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Turn Your Buck Into Bratwurst

Turn Your Buck Into Bratwurst

If you’re like me, then you have a few packs of deer meat in your freezer left over from last year. With a new whitetail season right around the corner or already in full swing, now’s the time to make room for fresh stock. Hi Mountain Seasonings gives you a tasty way to do just that with its home sausage-making kits. Turn last year’s buck into bratwurst, which with football and tailgating also in season, is currently in high demand.

You’ll need a grinder with a sausage-stuffing attachment. If you don’t have one, ask a hunting buddy if you can borrow his in exchange for a few brats. I doubt he’ll turn down that offer. Or, you can pick up a model plenty powerful enough for making batches of brats at Cabela’s for about $100.

It’s also a good idea to buy some pork butt to mix with the deer meat. Venison has a very low fat content, and adding pork helps keep the bratwurst juicy when cooking. Hi Mountain recommends about a 4:1 ratio of pork to venison in the instructions included with the kit, but I usually go with a 50/50 mix because I want to eat at least as much deer as pig. No doubt more pork would make the brats juicier, but I’ve yet to hear complaints about a half-and-half brat.

Thaw the venison, and cut it and the pork into 1-inch-square cubes. Grind both meats together—a handful of venison cubes here, a handful of pork there—with the course plate attached. Consult the kit’s detailed directions for mixing the included cure and seasonings with the meat, and get your hands dirty. Turn the meat over and over, making sure the cure and seasonings are evenly distributed throughout the meat. Then grind the mixture again, using the plate of your choice. I like a medium grind for stuffing brats.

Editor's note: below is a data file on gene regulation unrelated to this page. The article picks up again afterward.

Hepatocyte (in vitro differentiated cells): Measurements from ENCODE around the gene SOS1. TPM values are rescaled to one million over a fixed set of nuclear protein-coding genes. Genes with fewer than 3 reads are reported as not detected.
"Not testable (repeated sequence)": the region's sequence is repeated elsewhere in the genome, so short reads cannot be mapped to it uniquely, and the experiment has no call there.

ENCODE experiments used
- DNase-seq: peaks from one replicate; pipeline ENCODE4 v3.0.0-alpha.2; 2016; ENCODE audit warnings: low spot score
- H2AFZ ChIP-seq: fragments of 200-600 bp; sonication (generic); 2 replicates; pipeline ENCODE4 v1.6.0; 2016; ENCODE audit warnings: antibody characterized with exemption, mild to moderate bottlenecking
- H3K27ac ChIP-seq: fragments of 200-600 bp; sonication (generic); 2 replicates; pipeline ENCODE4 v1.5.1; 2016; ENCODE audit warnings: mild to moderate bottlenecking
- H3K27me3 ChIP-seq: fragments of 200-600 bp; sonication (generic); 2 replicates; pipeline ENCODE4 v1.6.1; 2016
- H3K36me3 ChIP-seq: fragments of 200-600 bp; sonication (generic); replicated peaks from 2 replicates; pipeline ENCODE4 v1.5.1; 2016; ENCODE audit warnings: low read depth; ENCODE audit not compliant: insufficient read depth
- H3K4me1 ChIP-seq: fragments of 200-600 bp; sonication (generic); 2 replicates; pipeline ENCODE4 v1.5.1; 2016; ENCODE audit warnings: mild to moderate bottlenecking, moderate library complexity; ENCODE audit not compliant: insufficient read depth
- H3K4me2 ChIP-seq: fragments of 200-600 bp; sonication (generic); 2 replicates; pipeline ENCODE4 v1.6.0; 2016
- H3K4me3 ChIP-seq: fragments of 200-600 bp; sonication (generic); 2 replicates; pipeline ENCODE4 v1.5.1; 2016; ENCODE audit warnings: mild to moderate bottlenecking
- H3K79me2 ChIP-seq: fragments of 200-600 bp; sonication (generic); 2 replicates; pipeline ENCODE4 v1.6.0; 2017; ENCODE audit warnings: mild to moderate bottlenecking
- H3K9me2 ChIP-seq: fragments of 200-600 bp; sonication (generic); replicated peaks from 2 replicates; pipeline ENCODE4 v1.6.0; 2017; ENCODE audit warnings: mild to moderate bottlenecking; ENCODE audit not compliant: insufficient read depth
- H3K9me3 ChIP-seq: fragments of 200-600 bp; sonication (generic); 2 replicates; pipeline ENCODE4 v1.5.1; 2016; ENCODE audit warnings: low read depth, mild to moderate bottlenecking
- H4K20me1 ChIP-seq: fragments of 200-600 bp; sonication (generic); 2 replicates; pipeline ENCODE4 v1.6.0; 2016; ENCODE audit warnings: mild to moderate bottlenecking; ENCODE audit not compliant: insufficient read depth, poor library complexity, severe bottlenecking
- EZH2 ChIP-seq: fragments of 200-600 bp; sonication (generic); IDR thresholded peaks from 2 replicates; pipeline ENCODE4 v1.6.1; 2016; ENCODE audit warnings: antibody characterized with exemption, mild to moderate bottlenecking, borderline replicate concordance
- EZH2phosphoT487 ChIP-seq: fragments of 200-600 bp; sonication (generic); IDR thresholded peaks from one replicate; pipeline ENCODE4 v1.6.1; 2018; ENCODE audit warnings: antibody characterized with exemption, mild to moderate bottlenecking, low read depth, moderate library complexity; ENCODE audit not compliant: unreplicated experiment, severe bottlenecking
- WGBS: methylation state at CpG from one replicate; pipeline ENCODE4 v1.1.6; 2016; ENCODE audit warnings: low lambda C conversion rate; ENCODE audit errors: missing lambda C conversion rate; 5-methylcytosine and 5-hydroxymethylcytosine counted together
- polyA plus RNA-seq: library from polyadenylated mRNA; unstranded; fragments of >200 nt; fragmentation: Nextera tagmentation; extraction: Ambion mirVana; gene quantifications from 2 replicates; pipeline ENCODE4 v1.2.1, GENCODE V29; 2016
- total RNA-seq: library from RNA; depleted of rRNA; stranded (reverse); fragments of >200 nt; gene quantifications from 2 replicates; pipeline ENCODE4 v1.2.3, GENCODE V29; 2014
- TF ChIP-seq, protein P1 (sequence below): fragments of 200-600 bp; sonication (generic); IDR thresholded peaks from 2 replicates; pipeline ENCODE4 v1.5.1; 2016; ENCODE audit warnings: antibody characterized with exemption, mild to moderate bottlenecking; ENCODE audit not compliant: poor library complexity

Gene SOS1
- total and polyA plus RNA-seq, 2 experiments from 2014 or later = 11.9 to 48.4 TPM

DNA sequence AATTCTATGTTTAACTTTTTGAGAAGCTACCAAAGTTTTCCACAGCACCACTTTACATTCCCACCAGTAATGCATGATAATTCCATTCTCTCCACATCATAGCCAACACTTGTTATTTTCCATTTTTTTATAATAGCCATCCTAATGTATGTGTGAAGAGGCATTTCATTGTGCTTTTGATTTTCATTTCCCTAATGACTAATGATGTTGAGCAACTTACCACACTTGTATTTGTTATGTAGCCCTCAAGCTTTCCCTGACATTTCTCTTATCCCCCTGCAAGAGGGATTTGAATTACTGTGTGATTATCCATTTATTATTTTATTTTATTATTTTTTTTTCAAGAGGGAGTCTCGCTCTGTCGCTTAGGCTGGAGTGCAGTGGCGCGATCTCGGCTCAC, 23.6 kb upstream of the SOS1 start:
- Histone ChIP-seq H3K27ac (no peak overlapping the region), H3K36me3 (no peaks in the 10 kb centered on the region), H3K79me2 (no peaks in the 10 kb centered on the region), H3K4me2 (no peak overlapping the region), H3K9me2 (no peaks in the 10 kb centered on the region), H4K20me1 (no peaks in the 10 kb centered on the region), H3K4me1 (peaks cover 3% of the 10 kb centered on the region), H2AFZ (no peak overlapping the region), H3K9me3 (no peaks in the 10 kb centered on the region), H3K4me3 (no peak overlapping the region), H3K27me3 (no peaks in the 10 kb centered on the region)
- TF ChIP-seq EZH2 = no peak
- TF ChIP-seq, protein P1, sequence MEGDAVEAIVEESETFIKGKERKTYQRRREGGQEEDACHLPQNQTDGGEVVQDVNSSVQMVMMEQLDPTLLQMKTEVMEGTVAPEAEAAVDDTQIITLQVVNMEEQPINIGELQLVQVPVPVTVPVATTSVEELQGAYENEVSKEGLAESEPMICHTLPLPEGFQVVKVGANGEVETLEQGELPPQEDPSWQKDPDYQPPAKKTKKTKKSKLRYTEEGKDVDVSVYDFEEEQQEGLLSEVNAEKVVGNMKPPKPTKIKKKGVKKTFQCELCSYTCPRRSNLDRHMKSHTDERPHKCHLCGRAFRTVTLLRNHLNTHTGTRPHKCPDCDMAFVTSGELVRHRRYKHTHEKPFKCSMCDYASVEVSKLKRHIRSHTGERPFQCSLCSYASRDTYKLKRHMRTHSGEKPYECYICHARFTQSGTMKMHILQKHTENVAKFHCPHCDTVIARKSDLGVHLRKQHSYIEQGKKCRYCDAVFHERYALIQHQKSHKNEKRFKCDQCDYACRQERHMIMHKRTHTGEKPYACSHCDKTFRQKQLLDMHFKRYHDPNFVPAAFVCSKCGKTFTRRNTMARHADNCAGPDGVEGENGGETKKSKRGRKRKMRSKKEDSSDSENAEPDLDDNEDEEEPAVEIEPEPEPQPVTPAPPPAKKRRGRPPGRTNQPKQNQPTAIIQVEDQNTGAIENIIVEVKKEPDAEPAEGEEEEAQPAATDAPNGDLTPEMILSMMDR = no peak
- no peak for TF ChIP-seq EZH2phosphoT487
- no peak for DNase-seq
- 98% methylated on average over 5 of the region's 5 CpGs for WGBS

The Hi Mountain kit comes with natural hog casings for stuffing. Before you start the grinding process, rinse these thoroughly in cold water to remove the packing salt, and let them soak in warm water for a half-hour until they become flexible.

Now it’s time to stuff. Put the stuffing attachment—called a “horn” in sausage-making lingo—on the grinder, and carefully slip a casing onto it. Slowly feed the ground meat mixture into the grinder. The grinder isn’t actually grinding at this point; it’s just funneling the meat into the casing. A word of advice: This is a two-person job. One supports the casing as it’s filled, and the other feeds the meat into the grinder. The meat will force the casing off the horn as the casing becomes filled. The trick is to let the casing fill until it’s firm, but not let it become over-stretched or ripped. To make a series of linked brats, stop feeding meat when the casing fills to the desired individual length, pull a short length of empty casing off the horn, and twist it to form an end.

You can make as little as 1 pound or as much as 24 pounds of bratwurst with a Hi Mountain kit. The company has several sausage blends to try, including three bratwurst kits: standard, Spicy Beer and Garlic Pepper. Each costs $20.99. You can also make a custom stuffing by adding cheese, onions or jalapeno peppers (my favorite) to the mix. Jalapeno buck brats—what could be better on the grill come Sunday afternoon?

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